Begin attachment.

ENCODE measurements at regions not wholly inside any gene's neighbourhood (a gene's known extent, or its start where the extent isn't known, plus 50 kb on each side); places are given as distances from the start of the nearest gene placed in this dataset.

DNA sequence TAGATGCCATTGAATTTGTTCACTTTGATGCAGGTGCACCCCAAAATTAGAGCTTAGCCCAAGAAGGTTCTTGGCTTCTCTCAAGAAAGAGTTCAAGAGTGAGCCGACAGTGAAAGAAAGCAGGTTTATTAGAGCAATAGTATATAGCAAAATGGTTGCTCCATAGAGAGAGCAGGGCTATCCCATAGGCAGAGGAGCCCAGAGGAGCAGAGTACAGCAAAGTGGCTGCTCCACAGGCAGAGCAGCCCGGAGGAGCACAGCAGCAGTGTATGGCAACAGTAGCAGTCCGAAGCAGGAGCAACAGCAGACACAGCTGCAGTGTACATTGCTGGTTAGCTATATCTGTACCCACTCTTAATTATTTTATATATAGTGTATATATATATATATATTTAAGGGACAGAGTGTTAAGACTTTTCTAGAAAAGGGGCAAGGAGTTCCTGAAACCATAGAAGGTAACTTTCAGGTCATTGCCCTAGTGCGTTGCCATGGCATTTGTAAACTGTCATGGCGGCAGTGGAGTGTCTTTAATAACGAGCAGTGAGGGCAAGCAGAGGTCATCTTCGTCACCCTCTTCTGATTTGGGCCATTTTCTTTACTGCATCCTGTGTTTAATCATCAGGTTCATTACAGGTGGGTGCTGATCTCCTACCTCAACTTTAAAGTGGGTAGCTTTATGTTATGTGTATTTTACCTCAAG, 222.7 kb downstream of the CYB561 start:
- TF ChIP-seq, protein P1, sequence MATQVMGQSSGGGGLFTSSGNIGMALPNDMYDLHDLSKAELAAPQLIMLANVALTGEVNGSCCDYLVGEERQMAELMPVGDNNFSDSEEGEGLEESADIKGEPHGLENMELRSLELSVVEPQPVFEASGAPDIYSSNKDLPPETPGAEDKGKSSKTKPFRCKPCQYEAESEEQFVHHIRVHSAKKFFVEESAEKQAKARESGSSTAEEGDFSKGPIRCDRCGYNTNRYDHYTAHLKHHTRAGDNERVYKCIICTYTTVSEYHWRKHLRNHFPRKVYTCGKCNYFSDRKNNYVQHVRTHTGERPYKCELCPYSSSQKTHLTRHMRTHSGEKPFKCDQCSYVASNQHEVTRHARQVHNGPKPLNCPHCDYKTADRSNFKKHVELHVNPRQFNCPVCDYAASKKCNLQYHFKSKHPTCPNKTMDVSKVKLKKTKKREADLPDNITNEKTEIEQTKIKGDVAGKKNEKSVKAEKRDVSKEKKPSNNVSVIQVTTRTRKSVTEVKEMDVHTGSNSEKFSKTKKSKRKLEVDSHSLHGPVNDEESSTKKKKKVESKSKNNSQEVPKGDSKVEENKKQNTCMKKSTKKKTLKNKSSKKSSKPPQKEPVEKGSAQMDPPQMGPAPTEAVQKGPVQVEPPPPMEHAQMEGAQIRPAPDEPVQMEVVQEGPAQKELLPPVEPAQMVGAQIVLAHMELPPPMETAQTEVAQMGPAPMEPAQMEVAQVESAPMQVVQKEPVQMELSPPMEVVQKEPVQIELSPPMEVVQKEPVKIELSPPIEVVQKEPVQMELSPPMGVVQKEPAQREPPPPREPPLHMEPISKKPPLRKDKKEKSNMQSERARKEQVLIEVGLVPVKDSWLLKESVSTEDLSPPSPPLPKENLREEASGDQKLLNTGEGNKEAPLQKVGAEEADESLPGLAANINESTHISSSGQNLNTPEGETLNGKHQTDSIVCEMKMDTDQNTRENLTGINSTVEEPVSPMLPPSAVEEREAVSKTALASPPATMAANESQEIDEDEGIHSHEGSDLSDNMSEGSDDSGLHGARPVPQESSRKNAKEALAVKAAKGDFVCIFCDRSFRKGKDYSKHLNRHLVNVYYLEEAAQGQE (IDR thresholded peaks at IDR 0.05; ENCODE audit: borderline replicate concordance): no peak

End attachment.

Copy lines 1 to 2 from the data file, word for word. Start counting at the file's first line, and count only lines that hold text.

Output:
ENCODE measurements at regions not wholly inside any gene's neighbourhood (a gene's known extent, or its start where the extent isn't known, plus 50 kb on each side); places are given as distances from the start of the nearest gene placed in this dataset.

DNA sequence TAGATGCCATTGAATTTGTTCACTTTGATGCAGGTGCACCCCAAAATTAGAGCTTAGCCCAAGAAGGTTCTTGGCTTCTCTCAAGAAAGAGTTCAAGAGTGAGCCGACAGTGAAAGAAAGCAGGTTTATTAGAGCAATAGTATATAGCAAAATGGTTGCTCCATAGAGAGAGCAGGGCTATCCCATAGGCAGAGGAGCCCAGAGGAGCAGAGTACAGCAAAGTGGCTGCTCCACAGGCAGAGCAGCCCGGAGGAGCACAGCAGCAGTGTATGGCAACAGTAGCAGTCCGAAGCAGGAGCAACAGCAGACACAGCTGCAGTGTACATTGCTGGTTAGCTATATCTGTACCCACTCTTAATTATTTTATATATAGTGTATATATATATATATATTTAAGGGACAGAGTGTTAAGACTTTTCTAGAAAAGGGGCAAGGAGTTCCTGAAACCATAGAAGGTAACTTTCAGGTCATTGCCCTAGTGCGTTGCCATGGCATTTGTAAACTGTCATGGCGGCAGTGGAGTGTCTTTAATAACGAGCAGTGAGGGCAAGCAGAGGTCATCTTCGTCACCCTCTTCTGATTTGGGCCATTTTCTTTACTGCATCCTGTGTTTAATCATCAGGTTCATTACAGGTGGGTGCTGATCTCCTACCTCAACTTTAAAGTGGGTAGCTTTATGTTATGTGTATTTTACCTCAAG, 222.7 kb downstream of the CYB561 start: